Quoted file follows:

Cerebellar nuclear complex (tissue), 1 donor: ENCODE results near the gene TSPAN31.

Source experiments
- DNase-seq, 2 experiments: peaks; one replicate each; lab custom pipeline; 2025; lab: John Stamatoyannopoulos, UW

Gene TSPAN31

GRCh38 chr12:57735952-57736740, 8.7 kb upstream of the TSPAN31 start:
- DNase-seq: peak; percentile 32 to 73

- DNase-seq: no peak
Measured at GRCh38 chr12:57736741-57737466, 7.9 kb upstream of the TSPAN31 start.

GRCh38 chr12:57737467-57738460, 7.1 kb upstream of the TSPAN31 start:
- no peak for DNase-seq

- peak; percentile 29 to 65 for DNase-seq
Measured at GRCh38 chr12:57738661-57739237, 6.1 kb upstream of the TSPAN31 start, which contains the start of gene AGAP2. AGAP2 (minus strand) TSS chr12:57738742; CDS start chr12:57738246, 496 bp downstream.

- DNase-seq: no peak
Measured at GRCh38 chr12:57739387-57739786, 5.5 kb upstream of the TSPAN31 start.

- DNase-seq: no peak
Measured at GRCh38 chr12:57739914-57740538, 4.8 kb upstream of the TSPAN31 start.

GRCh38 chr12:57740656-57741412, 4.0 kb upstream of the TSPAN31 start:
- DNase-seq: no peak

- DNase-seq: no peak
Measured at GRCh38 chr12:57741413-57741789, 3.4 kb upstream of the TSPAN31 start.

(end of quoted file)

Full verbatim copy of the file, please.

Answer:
Cerebellar nuclear complex (tissue), 1 donor: ENCODE results near the gene TSPAN31.

Source experiments
- DNase-seq, 2 experiments: peaks; one replicate each; lab custom pipeline; 2025; lab: John Stamatoyannopoulos, UW

Gene TSPAN31

GRCh38 chr12:57735952-57736740, 8.7 kb upstream of the TSPAN31 start:
- DNase-seq: peak; percentile 32 to 73

- DNase-seq: no peak
Measured at GRCh38 chr12:57736741-57737466, 7.9 kb upstream of the TSPAN31 start.

GRCh38 chr12:57737467-57738460, 7.1 kb upstream of the TSPAN31 start:
- no peak for DNase-seq

- peak; percentile 29 to 65 for DNase-seq
Measured at GRCh38 chr12:57738661-57739237, 6.1 kb upstream of the TSPAN31 start, which contains the start of gene AGAP2. AGAP2 (minus strand) TSS chr12:57738742; CDS start chr12:57738246, 496 bp downstream.

- DNase-seq: no peak
Measured at GRCh38 chr12:57739387-57739786, 5.5 kb upstream of the TSPAN31 start.

- DNase-seq: no peak
Measured at GRCh38 chr12:57739914-57740538, 4.8 kb upstream of the TSPAN31 start.

GRCh38 chr12:57740656-57741412, 4.0 kb upstream of the TSPAN31 start:
- DNase-seq: no peak

- DNase-seq: no peak
Measured at GRCh38 chr12:57741413-57741789, 3.4 kb upstream of the TSPAN31 start.